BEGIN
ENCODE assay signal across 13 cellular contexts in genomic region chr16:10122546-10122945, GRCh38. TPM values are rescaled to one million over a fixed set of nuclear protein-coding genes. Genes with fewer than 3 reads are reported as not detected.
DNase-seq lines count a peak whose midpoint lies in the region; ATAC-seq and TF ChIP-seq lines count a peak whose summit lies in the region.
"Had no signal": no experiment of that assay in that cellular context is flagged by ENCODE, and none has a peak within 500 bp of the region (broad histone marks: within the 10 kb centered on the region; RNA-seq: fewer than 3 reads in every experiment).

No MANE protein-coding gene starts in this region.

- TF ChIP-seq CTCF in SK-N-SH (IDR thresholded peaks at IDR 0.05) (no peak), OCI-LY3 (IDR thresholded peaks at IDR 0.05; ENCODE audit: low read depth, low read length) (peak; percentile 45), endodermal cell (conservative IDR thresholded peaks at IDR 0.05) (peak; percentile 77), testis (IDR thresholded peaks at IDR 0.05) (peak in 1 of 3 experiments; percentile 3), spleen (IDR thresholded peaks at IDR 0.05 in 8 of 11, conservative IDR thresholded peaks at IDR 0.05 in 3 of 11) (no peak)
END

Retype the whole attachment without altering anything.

ENCODE assay signal across 13 cellular contexts in genomic region chr16:10122546-10122945, GRCh38. TPM values are rescaled to one million over a fixed set of nuclear protein-coding genes. Genes with fewer than 3 reads are reported as not detected.
DNase-seq lines count a peak whose midpoint lies in the region; ATAC-seq and TF ChIP-seq lines count a peak whose summit lies in the region.
"Had no signal": no experiment of that assay in that cellular context is flagged by ENCODE, and none has a peak within 500 bp of the region (broad histone marks: within the 10 kb centered on the region; RNA-seq: fewer than 3 reads in every experiment).

No MANE protein-coding gene starts in this region.

- TF ChIP-seq CTCF in SK-N-SH (IDR thresholded peaks at IDR 0.05) (no peak), OCI-LY3 (IDR thresholded peaks at IDR 0.05; ENCODE audit: low read depth, low read length) (peak; percentile 45), endodermal cell (conservative IDR thresholded peaks at IDR 0.05) (peak; percentile 77), testis (IDR thresholded peaks at IDR 0.05) (peak in 1 of 3 experiments; percentile 3), spleen (IDR thresholded peaks at IDR 0.05 in 8 of 11, conservative IDR thresholded peaks at IDR 0.05 in 3 of 11) (no peak)